Lady Liminal Takes A Further Trip With Ben Wheatley…

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Last month, Liminal Worlds brought you an exclusive, abridged, interview with Ben Wheatley, director of Kill List, High Rise, and the newly released In The Earth. The full interview, until now, has only been available to Liminal Worlds Patreon supporters. As a wee gift to all you liminal lovelies out there in the betwixt and between, here’s the rest of our conversation. We discuss the idea of cinemas being liminal spaces. How watching movies on original film, rather than digitally, can alter the experience. And how movies really can be magick…

LL: So, I’m going to give you one final question and then I’ll let you loose on your afternoon, especially since it’s Friday. This one is more about cinemas and the making of films in general. For myself, I find cinemas and theatres highly liminal places, in the sense that you know that you’re literally travelling without moving, both through time and space. You’re in your seat, and then you’re literally whipped off to here, there, and everywhere, inhabiting different bodies. With films, you’re producing work for the cinema, for people who, hopefully, will soon be able to safely sit in the dark and be presented with this portal of the screen lighting up, and so I guess what I’m asking is, does this liminality of the picture house in a way inspire the stories you write, and the aesthetics that you create within your films? Do these elements mean that you can really go for broke even more, or does that not even come into it in any way?

BW: Well, you know historically there’s two types of cinema. There’s filmed plays, which is like the prestige kind. They thought, “oh, here we got this film camera, we can actually capture this stuff that 200 people could watch at a time. And that’s what people want because they’re tried and tested narratives. But then you’ve got the other side, which is the kind of Nickelodeon, end of the pier, cinema is ‘a ride’. Which is your classic, “oh it’s a train coming into a station”, and all that kind of stuff. Then you see that split out into modern cinema, where you’ve got your Oscar movies, and you’ve got your popcorn movies in there. They kind of seem to be two different sets of experiences, and I think that thing of the capturing of people and the use of the space to make them feel in a way that is uniquely cinema, is a kind of rollercoaster ride thing.

The filming of plays is like, it’s alright, it’s a thing, and it works to a degree, but it’s not what makes cinema unique, I don’t think. It’s that marriage of sound and light, that’s the unique thing, and also the time base of it, to a degree. I mean it does affect the way I make stuff because I want to be able to use it to its full extent. That’s where you get those kinds of aggressive editing, the particular use of sound, and exploring that end of it because I find that that makes the experience the most acute when you do that.

It’s like a dream, the whole thing is a dream. There’s nothing that’s real about filming. In the way that it moves from scene to scene or the way that the perspective changes, it’s very strange. You imagine if you’ve never seen a film before, it would completely freak you out in terms of, it’s not an experience you’d ever have. You don’t edit in life, unless you’re knocked on the head with a brick. That’s the only time you cut from one thing to another. That thing of moving round the room and looking at all the faces, but you’re one of the faces. It’s very strange, the whole thing. And I think that thing of going in the room, being quiet, not being able to go out, and then you’re kind of mesmerised by the flickering light.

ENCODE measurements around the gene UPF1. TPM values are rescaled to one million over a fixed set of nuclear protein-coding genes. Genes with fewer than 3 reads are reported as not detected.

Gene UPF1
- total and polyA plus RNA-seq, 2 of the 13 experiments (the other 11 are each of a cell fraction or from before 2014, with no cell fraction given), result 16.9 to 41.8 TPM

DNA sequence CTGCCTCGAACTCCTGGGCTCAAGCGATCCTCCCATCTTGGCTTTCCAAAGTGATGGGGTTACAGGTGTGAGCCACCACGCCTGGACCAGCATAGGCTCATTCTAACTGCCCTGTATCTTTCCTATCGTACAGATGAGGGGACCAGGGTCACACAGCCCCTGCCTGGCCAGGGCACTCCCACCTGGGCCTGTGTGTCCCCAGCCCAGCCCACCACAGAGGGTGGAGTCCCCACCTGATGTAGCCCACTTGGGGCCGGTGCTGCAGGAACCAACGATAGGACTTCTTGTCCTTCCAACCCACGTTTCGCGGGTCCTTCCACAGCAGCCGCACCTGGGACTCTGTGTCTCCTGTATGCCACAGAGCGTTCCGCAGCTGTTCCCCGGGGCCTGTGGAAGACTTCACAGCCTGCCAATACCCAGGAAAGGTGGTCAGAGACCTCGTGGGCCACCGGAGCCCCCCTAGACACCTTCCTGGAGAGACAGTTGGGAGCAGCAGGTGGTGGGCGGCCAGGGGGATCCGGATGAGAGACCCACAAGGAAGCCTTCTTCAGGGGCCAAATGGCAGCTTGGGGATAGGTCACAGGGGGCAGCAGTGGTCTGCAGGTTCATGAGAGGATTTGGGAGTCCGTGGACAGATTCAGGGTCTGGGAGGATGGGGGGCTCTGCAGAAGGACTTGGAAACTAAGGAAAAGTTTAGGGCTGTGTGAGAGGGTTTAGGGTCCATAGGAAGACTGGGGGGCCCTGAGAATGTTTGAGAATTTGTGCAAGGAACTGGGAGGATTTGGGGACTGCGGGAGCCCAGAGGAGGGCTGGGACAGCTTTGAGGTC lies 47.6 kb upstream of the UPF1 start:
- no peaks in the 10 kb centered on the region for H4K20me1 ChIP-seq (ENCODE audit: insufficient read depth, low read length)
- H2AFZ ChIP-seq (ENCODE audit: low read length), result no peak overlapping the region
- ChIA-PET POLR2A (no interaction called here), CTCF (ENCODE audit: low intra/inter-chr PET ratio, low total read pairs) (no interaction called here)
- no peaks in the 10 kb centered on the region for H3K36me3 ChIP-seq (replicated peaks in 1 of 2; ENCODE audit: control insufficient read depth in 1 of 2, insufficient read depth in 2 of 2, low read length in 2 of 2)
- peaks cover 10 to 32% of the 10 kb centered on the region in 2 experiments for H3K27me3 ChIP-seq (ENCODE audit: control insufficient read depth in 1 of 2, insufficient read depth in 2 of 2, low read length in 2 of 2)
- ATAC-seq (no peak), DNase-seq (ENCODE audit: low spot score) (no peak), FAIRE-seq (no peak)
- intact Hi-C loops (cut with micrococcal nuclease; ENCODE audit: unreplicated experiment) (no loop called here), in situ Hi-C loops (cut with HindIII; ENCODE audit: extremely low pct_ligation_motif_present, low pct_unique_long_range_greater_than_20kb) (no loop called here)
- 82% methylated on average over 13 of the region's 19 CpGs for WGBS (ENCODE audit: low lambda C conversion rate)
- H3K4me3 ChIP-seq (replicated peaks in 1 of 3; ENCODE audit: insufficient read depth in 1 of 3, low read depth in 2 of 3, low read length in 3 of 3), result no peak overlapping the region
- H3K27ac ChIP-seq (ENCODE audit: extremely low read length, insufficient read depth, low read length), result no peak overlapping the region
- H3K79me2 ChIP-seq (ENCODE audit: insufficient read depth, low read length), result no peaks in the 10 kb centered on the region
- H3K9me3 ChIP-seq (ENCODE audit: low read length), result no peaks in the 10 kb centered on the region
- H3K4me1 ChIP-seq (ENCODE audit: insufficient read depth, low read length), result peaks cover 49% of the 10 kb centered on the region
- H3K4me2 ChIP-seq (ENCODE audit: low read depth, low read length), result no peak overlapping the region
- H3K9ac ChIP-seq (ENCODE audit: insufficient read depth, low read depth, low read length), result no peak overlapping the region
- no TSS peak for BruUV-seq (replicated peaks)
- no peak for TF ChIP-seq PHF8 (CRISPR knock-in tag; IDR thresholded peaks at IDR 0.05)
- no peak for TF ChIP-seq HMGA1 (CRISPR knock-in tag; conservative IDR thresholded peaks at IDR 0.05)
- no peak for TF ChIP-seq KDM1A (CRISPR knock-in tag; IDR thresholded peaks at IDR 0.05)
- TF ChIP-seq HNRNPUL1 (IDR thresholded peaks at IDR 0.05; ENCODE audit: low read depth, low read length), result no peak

I mean they say that the refresh rate of cinema is a thing. If you watch a film, on film, the flicker of the 24 frames a second is different from watching it on digital, in a cinema even, where the refresh rate is a different rate. And that kind of flicker is part of the thing that kind of mesmerises you into the space, and it’s a different experience watching digitally, which is true, I think. That persistence of vision thing is something we played with in A Field In England. Of having multiple streams of persistence of visions. You know you can feel it scraping into the back of your head.

LL: Yes! It’s not just the story, that’s jarring, but the visuals too. It’s not an easy film to watch, literally, but I like it for that. I don’t want to be served something. I want to be able to think.

BW: Yeah, that’s what I’ve always thought too. I’m a big fan of Czechoslovakian cinema and Russian cinema, and I often will sit through those movies not knowing what’s going on, but just thoroughly enjoying it, but that kind of experience seems to be less and less, if you were to believe people on Twitter. It’s like; “why isn’t it this?” and “why isn’t it that?”, but you know, that’s fine. But that’s what I always want from a film, to be taken away, and magicked away to somewhere where it’s all new, and you don’t know what’s going on, and what’s going to happen, and you’re kind of experiencing it.

The abridged interview with Ben; Lady Liminal Takes A Trip With Ben Wheatley, is available to read. If you’d like to learn more about becoming a Liminal Worlds Patreon supporter, just click on the link below. There’s lots of great bonuses that will be gearing up over the coming months.

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https://www.patreon.com/liminalworlds

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